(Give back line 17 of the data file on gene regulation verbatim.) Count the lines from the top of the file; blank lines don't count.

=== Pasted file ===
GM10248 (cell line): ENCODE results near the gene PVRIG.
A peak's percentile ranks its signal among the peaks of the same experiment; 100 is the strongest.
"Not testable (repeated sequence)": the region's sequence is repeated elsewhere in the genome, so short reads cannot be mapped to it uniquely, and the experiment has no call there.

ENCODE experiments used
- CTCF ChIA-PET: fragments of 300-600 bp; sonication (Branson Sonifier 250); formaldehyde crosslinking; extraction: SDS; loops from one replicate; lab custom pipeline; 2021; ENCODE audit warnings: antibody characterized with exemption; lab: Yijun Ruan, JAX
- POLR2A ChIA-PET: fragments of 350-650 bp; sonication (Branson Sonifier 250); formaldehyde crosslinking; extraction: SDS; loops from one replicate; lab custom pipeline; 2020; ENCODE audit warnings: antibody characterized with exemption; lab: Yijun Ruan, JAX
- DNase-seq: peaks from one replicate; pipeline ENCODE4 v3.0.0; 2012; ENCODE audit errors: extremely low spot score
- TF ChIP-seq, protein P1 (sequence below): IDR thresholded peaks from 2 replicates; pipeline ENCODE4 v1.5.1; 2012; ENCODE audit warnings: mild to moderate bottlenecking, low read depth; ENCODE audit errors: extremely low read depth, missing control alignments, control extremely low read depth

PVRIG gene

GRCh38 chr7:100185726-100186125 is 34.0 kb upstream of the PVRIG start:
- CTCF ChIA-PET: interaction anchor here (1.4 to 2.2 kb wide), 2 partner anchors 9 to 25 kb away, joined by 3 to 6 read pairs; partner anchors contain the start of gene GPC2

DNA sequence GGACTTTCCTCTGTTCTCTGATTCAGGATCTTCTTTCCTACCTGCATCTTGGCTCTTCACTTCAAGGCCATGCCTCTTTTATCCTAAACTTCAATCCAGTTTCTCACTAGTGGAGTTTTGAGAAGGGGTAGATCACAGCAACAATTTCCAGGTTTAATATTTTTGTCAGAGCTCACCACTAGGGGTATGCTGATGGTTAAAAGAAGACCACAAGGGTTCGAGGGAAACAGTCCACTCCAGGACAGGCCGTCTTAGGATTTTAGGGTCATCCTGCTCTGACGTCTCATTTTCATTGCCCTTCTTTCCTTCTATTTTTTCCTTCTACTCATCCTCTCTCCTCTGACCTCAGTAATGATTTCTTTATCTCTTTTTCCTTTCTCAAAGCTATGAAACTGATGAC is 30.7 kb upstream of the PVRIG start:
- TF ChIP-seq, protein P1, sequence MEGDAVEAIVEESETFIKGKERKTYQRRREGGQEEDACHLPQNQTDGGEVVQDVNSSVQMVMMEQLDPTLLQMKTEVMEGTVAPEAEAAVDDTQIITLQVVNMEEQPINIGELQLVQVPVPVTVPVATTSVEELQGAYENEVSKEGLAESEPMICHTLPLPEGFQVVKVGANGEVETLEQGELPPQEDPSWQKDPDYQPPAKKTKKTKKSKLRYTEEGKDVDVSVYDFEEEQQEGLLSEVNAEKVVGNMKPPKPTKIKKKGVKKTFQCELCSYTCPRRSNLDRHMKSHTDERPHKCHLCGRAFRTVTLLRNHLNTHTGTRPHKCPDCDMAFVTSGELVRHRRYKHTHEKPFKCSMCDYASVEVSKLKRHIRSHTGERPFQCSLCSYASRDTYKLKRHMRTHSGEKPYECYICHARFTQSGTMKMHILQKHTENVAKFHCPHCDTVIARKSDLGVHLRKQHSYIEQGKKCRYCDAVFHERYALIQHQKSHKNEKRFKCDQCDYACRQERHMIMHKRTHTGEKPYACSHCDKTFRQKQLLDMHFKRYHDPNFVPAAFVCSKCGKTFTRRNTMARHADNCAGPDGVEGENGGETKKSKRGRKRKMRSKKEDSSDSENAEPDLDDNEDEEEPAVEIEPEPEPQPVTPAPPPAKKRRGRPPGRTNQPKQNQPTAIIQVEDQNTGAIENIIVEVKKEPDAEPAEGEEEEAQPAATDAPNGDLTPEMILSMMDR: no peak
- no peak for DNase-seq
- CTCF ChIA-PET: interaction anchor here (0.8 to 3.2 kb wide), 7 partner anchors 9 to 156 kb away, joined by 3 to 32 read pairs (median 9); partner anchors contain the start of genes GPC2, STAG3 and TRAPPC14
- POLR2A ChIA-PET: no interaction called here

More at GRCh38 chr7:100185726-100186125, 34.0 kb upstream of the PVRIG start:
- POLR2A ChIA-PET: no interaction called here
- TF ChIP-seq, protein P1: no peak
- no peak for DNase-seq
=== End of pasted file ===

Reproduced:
More at GRCh38 chr7:100185726-100186125, 34.0 kb upstream of the PVRIG start: